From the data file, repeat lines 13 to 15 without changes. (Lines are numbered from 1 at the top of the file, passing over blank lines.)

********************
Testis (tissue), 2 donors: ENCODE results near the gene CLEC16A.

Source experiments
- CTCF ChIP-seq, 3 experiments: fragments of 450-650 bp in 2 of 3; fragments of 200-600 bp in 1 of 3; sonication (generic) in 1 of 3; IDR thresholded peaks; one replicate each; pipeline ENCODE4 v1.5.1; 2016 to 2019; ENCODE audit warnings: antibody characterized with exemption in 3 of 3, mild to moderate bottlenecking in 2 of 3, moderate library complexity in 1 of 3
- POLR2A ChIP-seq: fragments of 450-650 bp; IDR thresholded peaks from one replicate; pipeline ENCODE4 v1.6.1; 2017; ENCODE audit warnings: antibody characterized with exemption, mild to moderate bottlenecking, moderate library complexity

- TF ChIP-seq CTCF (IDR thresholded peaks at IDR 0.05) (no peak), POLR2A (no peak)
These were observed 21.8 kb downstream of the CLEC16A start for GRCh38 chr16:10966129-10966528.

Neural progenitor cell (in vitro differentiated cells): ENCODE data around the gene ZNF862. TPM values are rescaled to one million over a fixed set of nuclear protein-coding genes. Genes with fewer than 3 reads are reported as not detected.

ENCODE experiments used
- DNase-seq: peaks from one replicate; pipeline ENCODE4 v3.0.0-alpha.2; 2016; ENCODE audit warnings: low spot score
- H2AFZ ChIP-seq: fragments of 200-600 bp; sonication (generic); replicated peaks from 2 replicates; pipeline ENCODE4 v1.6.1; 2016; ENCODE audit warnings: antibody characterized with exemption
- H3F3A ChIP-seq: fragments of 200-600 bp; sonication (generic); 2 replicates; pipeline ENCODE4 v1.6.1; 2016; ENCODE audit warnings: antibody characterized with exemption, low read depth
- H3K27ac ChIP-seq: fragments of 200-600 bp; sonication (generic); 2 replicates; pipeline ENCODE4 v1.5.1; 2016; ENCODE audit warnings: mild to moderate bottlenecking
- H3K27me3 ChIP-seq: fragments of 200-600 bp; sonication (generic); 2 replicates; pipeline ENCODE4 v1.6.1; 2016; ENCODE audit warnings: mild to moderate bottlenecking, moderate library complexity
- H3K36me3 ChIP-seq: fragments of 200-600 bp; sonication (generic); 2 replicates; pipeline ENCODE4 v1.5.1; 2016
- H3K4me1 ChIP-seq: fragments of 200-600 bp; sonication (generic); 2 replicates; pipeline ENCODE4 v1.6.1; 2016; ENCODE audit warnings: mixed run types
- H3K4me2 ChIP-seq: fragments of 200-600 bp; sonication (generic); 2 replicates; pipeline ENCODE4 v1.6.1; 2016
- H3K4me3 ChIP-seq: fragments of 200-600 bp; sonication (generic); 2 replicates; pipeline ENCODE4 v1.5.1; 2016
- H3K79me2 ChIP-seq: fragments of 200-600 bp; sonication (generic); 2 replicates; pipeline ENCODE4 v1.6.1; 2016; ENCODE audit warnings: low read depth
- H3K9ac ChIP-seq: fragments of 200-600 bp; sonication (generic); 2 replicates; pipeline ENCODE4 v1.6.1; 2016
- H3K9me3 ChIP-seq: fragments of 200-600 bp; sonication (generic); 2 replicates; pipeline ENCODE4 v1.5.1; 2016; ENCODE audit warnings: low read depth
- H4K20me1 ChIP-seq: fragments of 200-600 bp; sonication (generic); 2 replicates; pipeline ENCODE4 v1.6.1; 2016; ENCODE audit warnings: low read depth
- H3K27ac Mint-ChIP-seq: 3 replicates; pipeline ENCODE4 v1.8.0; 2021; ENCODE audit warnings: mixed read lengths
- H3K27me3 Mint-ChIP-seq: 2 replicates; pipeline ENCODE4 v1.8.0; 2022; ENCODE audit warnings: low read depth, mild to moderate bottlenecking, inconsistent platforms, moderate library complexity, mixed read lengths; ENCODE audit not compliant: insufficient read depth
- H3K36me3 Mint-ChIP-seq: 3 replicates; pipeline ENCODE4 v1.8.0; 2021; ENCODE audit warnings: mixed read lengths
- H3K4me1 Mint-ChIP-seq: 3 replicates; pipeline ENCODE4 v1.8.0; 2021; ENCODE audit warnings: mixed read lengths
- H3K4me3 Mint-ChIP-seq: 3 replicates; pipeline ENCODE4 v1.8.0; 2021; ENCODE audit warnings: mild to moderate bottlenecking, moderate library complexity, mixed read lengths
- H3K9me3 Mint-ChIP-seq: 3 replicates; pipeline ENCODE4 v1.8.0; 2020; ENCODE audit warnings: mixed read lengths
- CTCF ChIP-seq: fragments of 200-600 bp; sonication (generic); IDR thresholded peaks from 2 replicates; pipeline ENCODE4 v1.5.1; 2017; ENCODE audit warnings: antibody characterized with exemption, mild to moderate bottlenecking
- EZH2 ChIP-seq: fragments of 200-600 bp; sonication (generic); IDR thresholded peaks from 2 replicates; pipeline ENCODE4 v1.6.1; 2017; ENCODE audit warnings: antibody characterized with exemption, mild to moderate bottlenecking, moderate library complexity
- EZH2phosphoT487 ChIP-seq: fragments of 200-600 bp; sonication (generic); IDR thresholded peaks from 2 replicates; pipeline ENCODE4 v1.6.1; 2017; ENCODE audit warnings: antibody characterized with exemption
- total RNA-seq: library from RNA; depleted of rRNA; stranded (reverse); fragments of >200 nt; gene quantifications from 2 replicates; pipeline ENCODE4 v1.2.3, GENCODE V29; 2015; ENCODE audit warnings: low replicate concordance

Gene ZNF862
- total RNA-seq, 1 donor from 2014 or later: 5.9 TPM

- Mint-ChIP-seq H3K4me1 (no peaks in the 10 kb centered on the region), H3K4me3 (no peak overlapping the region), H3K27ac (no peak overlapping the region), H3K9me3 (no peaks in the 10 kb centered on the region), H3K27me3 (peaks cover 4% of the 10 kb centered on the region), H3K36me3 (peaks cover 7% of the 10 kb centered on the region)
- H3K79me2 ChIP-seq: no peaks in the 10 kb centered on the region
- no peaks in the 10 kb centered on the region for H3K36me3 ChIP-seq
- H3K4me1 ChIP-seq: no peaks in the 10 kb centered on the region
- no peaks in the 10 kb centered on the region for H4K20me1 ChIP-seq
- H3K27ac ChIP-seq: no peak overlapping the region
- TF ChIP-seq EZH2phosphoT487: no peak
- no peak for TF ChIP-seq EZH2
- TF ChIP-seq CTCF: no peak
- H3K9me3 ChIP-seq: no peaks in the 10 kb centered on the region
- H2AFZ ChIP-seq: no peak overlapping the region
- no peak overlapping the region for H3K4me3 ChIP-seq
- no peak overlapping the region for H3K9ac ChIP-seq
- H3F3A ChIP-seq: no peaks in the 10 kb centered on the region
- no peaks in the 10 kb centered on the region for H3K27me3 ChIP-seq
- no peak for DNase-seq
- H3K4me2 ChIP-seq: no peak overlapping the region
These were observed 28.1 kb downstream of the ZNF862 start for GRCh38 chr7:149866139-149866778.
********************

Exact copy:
- H3K27me3 ChIP-seq: fragments of 200-600 bp; sonication (generic); 2 replicates; pipeline ENCODE4 v1.6.1; 2016; ENCODE audit warnings: mild to moderate bottlenecking, moderate library complexity
- H3K36me3 ChIP-seq: fragments of 200-600 bp; sonication (generic); 2 replicates; pipeline ENCODE4 v1.5.1; 2016
- H3K4me1 ChIP-seq: fragments of 200-600 bp; sonication (generic); 2 replicates; pipeline ENCODE4 v1.6.1; 2016; ENCODE audit warnings: mixed run types